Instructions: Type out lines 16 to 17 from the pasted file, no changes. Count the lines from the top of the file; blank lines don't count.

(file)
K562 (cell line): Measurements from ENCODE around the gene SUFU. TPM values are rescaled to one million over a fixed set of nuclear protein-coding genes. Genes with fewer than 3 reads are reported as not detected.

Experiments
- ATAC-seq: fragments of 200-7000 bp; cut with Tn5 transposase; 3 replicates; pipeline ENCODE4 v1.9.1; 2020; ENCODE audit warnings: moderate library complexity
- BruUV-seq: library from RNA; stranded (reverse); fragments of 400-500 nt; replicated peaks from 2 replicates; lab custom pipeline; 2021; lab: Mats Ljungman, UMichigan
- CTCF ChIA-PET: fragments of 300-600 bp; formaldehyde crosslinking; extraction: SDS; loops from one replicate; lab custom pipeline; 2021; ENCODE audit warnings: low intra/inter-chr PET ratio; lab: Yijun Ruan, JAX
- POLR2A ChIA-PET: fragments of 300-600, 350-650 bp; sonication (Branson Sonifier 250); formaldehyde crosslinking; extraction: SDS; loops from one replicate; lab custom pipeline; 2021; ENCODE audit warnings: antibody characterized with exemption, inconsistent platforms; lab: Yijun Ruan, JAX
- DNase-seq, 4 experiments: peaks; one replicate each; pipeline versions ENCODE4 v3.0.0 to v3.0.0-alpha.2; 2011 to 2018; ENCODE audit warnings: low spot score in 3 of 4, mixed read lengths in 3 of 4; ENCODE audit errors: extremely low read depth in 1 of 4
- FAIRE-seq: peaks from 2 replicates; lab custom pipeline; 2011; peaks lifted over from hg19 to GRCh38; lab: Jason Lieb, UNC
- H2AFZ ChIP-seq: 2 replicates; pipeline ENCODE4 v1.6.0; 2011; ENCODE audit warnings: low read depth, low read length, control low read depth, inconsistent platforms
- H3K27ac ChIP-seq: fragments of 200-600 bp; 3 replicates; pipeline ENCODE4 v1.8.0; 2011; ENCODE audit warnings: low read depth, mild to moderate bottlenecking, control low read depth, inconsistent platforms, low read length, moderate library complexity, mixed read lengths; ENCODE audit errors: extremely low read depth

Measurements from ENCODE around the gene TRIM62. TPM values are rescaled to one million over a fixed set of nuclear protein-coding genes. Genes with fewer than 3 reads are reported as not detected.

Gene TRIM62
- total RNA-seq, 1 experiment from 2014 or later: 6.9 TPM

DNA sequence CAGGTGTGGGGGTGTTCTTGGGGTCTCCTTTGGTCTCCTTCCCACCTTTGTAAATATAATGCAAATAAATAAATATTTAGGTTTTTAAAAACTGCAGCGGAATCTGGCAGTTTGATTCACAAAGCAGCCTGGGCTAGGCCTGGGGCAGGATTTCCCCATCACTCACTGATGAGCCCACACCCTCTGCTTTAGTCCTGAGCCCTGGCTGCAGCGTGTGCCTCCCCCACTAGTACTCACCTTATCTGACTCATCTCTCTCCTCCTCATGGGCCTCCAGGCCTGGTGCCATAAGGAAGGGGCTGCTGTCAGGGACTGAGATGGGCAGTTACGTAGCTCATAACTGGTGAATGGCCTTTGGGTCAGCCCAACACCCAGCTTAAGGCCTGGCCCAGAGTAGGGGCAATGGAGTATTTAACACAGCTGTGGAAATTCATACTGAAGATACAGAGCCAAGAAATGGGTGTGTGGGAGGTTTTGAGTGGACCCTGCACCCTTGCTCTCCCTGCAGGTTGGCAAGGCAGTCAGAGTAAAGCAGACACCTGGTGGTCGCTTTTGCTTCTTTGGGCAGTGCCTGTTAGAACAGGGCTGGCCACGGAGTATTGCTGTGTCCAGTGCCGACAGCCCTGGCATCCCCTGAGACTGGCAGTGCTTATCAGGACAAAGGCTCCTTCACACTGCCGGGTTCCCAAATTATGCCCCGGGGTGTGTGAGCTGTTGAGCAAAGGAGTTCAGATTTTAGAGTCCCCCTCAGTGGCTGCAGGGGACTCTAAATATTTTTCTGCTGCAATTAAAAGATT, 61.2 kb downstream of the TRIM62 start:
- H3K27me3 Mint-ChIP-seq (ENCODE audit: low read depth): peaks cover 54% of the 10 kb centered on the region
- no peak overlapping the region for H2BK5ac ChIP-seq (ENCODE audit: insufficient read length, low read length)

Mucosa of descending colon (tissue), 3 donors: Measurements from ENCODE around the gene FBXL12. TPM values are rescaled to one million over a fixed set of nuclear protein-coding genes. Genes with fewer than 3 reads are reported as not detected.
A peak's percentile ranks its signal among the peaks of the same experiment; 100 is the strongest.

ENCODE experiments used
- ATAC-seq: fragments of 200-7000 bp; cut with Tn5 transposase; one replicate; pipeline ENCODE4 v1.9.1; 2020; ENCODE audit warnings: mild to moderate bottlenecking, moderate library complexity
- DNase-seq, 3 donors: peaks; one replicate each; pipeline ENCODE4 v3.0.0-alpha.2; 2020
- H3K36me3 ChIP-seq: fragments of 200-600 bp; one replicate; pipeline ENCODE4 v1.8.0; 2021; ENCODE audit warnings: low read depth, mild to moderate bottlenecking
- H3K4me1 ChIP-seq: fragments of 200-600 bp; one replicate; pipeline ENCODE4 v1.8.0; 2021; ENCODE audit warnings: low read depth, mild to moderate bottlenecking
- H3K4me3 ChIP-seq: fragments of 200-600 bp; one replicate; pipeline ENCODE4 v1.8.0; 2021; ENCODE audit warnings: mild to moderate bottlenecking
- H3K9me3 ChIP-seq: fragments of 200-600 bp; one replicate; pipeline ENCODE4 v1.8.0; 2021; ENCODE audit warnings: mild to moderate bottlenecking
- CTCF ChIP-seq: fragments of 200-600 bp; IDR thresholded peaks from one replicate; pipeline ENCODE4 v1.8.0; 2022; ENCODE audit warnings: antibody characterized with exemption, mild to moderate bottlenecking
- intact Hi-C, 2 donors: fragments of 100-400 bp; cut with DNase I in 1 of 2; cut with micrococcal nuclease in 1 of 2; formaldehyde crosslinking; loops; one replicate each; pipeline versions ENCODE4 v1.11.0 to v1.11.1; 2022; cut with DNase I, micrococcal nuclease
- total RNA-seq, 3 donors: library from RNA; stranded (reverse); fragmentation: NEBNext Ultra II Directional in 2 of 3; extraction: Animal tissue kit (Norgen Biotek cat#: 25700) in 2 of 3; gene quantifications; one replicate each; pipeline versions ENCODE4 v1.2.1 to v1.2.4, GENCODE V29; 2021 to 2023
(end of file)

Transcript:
- no peak overlapping the region for H2BK5ac ChIP-seq (ENCODE audit: insufficient read length, low read length)

Mucosa of descending colon (tissue), 3 donors: Measurements from ENCODE around the gene FBXL12. TPM values are rescaled to one million over a fixed set of nuclear protein-coding genes. Genes with fewer than 3 reads are reported as not detected.